Stefan Bockhop, director of channel sales for Lenovo Canada, said partners generally have three general concerns about the economy and what it may mean for their businesses.
“(They’re concerned businesses) may defer or decide not to initiative IT activities,” he said. “Second, partners are wondering if there will be enough credit or capital to stay afloat before they get paid from their customers. The third concern is with businesses downsizing, there’s a lack of continuity with the customer set, which is a personal problem because people have to re-establish those relationships again.”
To help ease these strains, Bockhop said Lenovo’s overall go-to-market strategy remains based on the simplification of its solutions, programs and policies to make Lenovo easier for partners to do business with.
With the introduction of the new ThinkCentre business desktop PC portfolio, which includes the ThinkCentre A58 model for small to medium-sized businesses and the ThinkCentre M58e for larger enterprise customers, Bockhop said the company’s objective is to make it easier for partners to sell and customers to buy.
“We want partners to maximize on the opportunities that are out there,” he said. “With the ThinkCentre A58 and M58e, we’re entering into new price sells in the marketplace where Lenovo may not have been in or played too strongly in, in the past.”
Especially with the recession, Bockhop said it’s essential that Lenovo be in the desktop space, offering smaller and lower cost options to customers, who are now watching their budgets and spend more carefully.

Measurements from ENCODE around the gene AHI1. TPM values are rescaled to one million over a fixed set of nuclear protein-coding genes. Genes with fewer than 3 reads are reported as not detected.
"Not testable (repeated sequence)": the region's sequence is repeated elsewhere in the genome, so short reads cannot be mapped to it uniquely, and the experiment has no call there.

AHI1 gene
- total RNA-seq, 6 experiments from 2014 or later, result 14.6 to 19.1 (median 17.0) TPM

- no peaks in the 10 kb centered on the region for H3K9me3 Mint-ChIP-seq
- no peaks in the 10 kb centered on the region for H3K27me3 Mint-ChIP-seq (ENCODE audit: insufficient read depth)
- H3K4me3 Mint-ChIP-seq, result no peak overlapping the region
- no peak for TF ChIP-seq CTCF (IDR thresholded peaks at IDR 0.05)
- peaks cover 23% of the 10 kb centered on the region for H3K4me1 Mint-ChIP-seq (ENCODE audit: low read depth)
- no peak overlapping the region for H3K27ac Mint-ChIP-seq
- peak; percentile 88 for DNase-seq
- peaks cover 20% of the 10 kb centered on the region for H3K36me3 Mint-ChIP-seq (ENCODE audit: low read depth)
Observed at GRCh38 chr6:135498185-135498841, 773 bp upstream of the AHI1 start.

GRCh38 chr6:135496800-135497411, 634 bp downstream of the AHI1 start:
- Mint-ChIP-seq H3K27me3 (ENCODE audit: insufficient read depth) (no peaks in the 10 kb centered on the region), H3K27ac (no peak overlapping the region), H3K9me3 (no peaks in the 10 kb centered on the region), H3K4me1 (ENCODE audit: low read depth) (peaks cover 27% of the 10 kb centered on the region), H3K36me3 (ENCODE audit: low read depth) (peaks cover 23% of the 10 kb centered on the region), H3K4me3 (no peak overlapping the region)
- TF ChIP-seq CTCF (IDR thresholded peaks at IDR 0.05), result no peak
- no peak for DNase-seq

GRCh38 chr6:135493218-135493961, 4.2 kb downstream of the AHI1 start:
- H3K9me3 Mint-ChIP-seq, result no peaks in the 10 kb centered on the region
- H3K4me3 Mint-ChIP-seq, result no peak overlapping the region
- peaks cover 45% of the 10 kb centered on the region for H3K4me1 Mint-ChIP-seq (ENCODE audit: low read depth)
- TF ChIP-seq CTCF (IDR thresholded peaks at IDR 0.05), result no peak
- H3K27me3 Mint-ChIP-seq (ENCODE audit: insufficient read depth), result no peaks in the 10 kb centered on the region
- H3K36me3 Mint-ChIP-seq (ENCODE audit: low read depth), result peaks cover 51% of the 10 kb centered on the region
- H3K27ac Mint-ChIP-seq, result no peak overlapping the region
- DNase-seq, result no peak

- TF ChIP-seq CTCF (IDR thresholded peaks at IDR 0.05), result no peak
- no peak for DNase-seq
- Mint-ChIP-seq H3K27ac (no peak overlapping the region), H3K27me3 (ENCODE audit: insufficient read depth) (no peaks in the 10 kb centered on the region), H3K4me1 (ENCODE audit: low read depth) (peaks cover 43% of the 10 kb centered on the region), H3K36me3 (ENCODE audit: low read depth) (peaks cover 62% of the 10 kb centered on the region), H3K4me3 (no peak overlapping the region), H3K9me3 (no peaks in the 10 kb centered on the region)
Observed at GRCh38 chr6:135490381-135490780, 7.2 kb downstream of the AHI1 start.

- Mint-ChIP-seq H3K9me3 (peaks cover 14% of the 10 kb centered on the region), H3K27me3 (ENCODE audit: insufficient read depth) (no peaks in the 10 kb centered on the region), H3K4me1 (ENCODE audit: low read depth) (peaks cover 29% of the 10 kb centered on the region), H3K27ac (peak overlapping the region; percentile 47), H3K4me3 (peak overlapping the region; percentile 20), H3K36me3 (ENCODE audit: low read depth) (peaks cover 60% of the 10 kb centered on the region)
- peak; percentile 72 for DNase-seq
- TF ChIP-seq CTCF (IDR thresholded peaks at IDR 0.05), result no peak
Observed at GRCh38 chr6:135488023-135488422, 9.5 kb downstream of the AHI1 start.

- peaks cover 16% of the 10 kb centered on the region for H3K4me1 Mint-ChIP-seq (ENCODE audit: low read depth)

“Before, partners may not have had the choice of manufacturers in this price sell that our new A58 and M58e play in,” Bockhop said.
The M58e also offers green features and when paired with Lenovo’s L1940pW monitor, Bockhop said on average customers can save about $40 a year on their power bill.
Bockhop also stressed that even though the IT industry is hearing a lot of buzz around notebooks “replacing” desktops, he said at least in the foreseeable future, desktops will continue to have a home in almost any business.
“There are a number of functions a desktop will do better than a notebook,” he said. “From a security point of view, sectors such as legal, medical, insurance and financial (companies) would want to have a device that doesn’t leave the four walls (of the workplace).”
The desktops come either in traditional tower or small form factor models and are available with choices of Intel (Nasdaq: INTC) Core 2 quad and Intel Core 2 duo processors, support for up to 1TB of storage, up to 4GB of memory, and more. Both models will be available starting next month from Lenovo and its channel partners at a starting price of $519.